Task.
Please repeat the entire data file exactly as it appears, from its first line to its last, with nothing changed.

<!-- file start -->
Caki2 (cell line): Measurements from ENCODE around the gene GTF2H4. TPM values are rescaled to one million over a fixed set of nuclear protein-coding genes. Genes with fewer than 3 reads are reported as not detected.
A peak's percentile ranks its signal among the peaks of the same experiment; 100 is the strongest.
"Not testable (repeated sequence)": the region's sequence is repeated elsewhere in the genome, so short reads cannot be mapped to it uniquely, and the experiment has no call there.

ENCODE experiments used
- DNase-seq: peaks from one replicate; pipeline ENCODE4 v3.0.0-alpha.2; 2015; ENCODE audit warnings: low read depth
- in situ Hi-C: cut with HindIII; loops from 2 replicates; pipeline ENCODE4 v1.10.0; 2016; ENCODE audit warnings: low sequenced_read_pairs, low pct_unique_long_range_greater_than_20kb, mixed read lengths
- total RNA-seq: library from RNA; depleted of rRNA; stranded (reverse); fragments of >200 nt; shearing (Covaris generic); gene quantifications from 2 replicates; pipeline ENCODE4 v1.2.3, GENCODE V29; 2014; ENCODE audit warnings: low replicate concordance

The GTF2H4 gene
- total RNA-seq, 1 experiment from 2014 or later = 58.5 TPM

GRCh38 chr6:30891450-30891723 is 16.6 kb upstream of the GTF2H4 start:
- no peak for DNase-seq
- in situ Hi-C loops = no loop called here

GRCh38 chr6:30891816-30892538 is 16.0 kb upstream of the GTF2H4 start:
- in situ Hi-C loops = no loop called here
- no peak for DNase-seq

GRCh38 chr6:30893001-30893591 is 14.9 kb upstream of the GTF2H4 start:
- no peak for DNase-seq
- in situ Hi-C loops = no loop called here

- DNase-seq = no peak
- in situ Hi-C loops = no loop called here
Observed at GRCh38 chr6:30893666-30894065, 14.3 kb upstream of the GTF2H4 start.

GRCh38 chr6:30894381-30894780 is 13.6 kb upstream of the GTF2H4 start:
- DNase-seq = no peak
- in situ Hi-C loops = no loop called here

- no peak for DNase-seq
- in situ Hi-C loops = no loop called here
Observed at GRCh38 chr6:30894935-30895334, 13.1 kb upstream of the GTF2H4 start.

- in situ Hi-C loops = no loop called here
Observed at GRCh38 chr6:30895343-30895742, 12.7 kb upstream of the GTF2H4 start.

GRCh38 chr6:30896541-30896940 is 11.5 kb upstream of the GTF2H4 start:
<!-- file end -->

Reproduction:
Caki2 (cell line): Measurements from ENCODE around the gene GTF2H4. TPM values are rescaled to one million over a fixed set of nuclear protein-coding genes. Genes with fewer than 3 reads are reported as not detected.
A peak's percentile ranks its signal among the peaks of the same experiment; 100 is the strongest.
"Not testable (repeated sequence)": the region's sequence is repeated elsewhere in the genome, so short reads cannot be mapped to it uniquely, and the experiment has no call there.

ENCODE experiments used
- DNase-seq: peaks from one replicate; pipeline ENCODE4 v3.0.0-alpha.2; 2015; ENCODE audit warnings: low read depth
- in situ Hi-C: cut with HindIII; loops from 2 replicates; pipeline ENCODE4 v1.10.0; 2016; ENCODE audit warnings: low sequenced_read_pairs, low pct_unique_long_range_greater_than_20kb, mixed read lengths
- total RNA-seq: library from RNA; depleted of rRNA; stranded (reverse); fragments of >200 nt; shearing (Covaris generic); gene quantifications from 2 replicates; pipeline ENCODE4 v1.2.3, GENCODE V29; 2014; ENCODE audit warnings: low replicate concordance

The GTF2H4 gene
- total RNA-seq, 1 experiment from 2014 or later = 58.5 TPM

GRCh38 chr6:30891450-30891723 is 16.6 kb upstream of the GTF2H4 start:
- no peak for DNase-seq
- in situ Hi-C loops = no loop called here

GRCh38 chr6:30891816-30892538 is 16.0 kb upstream of the GTF2H4 start:
- in situ Hi-C loops = no loop called here
- no peak for DNase-seq

GRCh38 chr6:30893001-30893591 is 14.9 kb upstream of the GTF2H4 start:
- no peak for DNase-seq
- in situ Hi-C loops = no loop called here

- DNase-seq = no peak
- in situ Hi-C loops = no loop called here
Observed at GRCh38 chr6:30893666-30894065, 14.3 kb upstream of the GTF2H4 start.

GRCh38 chr6:30894381-30894780 is 13.6 kb upstream of the GTF2H4 start:
- DNase-seq = no peak
- in situ Hi-C loops = no loop called here

- no peak for DNase-seq
- in situ Hi-C loops = no loop called here
Observed at GRCh38 chr6:30894935-30895334, 13.1 kb upstream of the GTF2H4 start.

- in situ Hi-C loops = no loop called here
Observed at GRCh38 chr6:30895343-30895742, 12.7 kb upstream of the GTF2H4 start.

GRCh38 chr6:30896541-30896940 is 11.5 kb upstream of the GTF2H4 start: